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Follow this list to discover and track stocks that have set MACD bullish crosses within the last week. A bullish crossover occurs when the MACD turns up and crosses above the signal line. Our algorithms use 12,26,9 as MACD parameters. This list is generated daily and ranked based on market cap. This list is generated daily, ranked based on market cap and limited to the top 30 stocks that meet the criteria.
Elon Musk says nobody censors his Twitter in the wake of his settlement with the SEC. "The only tweets that would have to be say reviewed would be if a tweet had a probability of causing a movement in the stock," he clarified in a wide-ranging interview with 60 Minutes. When prodded further by host Lesley Stahl, he said: "Yeah, I mean otherwise it's, "Hello, First Amendment." Like Freedom of Speech is fundamental." Musk also continued his tirade against the SEC, which he previously dubbed the "Shortseller Enrichment Commission" on Twitter, this time adding: "I want to be clear.
Tesla has teased that Navigate on Autopilot will gradually handle more and more driving responsibilities, but those aren't just fanciful long-term plans -- they're very much on the roadmap for the near future. In the midst of a public pitch for Navigate on Autopilot, Elon Musk mentioned that Tesla is currently testing "traffic lights, stop signs & roundabouts" in pre-release software. It's hard not to be a bit skeptical of Musk's claim that you'll soon travel to work with "no driver input at all," but this is promising if the very thought of entering a busy roundabout makes you nervous.
Elon Musk this weekend doubled down on a prediction the $35,000 Tesla Model 3 would be available around the middle of 2019. And then, he didn’t.
Everyone's favorite billionaire is back in the news. Tesla and SpaceX founder Elon Musk appeared in a 60 Minutes interview this weekend covering a wide range of topics including recent labor complaints at Tesla and his replacement for chairman of the board. SEE ALSO: How to Enable Emoji on iOS But perhaps no subject was more revealing than Musk's comments on his (often antagonistic) use of Twitter, the social network that cost him the Tesla chairman position as part of a settlement with the U.S. Securities and Exchange Commission. It was during this part of the 60 Minutes interview that Musk made clear exactly what he thinks of the independent federal agency. "Have you had any of your tweets censored since the settlement?" asks 60 Minutes correspondent Leslie Stahl, slowly wading into the topic of his peculiar behavior on Twitter. "No," responds Musk. "The only tweets that would have to be reviewed is if a tweet had a probability of causing a movement in the stock." Stahl, trying to make sense of his dismissive response, follows up with another question: "But how do they know if it's going to move the market if they're not reading all of them before you send them?" "I guess we might make some mistakes," he says. "Are you serious?" Stahl responds, laughing at his answer. "Nobody's perfect." Musk says, giggling to himself. Then, in no uncertain terms, Musk says exactly what he thinks of the government agency responsible for enforcing the federal securities laws. "I want to be clear," he says. "I do not respect the SEC. I do not respect them." Of course, Musk has plenty of reason to be annoyed with the federal agency. The SEC required Musk to step down as Tesla chairman and pay $40 million in penalties as part of a settlement reached in September during a fraud investigation where he was accused of making "false and misleading tweets." The tweet under investigation was one where Musk said he was considering taking Tesla private and added that he had "funding secured." The tweet sent Tesla's stock soaring. Am considering taking Tesla private at $420. Funding secured. — Elon Musk (@elonmusk) August 7, 2018 Musk later explained he intended to take the company private because it would shield Tesla from short-sellers, or, in other words, investors betting that the stock price would fall. The company also published a blog post titled "Taking Tesla Private," authored by Musk. The eccentric founder explained in the blog post that he'd been in discussions with Saudi Arabia's sovereign wealth fund and was confident of his proposed price of $420 per share. But of course, none of this mattered in the long run, as Musk stepped down as chairman and paid the fine. In the end, Musk said the penalties were "worth it." We can only wonder how he feels about his hostile comments during his 60 Minutes interview. WATCH: DJ Khaled Talks With Ty Dolla $ign at the Red Carpet Pre-Show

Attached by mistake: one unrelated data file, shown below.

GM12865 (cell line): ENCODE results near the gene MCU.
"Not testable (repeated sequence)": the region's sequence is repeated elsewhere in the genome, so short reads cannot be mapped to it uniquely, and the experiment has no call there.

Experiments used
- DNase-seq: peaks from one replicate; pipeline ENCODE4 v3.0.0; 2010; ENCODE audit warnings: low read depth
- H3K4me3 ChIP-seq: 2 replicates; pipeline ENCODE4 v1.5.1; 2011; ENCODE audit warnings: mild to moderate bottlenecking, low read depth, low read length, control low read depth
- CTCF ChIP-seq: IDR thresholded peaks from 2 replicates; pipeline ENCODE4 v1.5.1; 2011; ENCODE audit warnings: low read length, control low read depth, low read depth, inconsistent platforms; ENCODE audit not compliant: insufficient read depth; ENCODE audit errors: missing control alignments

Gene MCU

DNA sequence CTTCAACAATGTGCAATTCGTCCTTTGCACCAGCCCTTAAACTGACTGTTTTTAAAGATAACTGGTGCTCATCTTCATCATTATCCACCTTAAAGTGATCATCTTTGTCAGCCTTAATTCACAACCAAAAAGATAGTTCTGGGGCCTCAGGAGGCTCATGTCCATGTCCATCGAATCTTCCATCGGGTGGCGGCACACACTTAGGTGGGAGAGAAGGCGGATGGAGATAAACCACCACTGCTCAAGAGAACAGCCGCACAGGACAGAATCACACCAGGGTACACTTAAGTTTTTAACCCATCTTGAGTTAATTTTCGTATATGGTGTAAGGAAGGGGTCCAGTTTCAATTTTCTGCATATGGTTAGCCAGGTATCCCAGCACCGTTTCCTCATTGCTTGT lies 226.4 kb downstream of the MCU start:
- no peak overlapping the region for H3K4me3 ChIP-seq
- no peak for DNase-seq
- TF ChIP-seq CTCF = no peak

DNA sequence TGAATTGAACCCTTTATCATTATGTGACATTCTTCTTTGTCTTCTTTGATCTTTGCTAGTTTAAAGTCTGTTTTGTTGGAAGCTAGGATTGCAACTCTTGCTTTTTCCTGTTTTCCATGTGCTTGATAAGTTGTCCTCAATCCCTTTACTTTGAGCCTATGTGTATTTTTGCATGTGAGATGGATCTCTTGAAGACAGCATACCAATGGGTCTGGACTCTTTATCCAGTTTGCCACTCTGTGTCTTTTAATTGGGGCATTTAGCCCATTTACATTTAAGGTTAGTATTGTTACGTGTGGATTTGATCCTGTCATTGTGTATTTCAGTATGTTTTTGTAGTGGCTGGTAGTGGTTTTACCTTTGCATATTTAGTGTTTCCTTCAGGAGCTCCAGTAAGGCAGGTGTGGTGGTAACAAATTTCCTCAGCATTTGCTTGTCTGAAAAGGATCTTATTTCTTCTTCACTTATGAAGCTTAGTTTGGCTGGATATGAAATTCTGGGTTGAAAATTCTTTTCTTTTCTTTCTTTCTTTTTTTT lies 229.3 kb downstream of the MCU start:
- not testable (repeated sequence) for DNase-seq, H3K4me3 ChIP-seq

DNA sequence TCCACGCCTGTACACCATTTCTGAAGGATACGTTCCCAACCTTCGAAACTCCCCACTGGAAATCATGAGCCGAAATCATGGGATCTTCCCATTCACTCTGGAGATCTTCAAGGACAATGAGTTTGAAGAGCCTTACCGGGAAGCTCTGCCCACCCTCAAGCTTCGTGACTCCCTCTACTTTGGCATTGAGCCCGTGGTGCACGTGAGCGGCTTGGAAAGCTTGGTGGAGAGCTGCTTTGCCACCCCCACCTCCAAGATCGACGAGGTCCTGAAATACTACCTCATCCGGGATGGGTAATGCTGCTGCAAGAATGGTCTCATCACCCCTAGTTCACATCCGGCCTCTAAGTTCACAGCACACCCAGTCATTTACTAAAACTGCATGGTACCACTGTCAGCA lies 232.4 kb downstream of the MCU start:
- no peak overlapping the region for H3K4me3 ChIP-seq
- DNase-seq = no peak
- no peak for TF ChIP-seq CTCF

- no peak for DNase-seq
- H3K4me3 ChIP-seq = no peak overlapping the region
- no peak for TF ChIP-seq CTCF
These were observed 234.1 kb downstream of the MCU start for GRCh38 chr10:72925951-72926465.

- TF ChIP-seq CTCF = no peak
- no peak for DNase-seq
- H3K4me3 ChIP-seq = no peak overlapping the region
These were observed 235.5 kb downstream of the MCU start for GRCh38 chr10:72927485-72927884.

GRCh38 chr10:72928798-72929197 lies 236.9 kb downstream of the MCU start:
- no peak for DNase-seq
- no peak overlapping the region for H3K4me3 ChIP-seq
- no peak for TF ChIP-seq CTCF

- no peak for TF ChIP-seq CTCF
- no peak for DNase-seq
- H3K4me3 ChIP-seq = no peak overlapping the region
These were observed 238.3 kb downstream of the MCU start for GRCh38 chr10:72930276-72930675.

Altria investment in Canadian cannabis producer Cronos sparked a rally in the broad cannabis sector and the its ETF. Will the trend continue?
At Vale Day in December 2017, Vale (VALE) had committed to reducing its net debt to $10 billion from $21 billion. While it was at that time seen as quite an ambitious target by analysts, Vale has achieved its aim. During Q3 2018 results, Vale reported that its net debt totaled $10.7 billion, which is the lowest level since Q3 2009.
Norfolk Southern (NSC) reported 0.3% YoY growth in its rail traffic volume in week 48. The company pulled 153,072 railcars compared to 152,584 units in the same week last year. The YoY growth was mainly driven by the strong performance in Norfolk Southern’s intermodal business, which more than offset the weakness in the Carload segment.
PriceSmart's (PSMT) net merchandise sales were down in November from the year-ago period number. Moreover, the company continues to struggle with its disappointing comparable-store sales trend.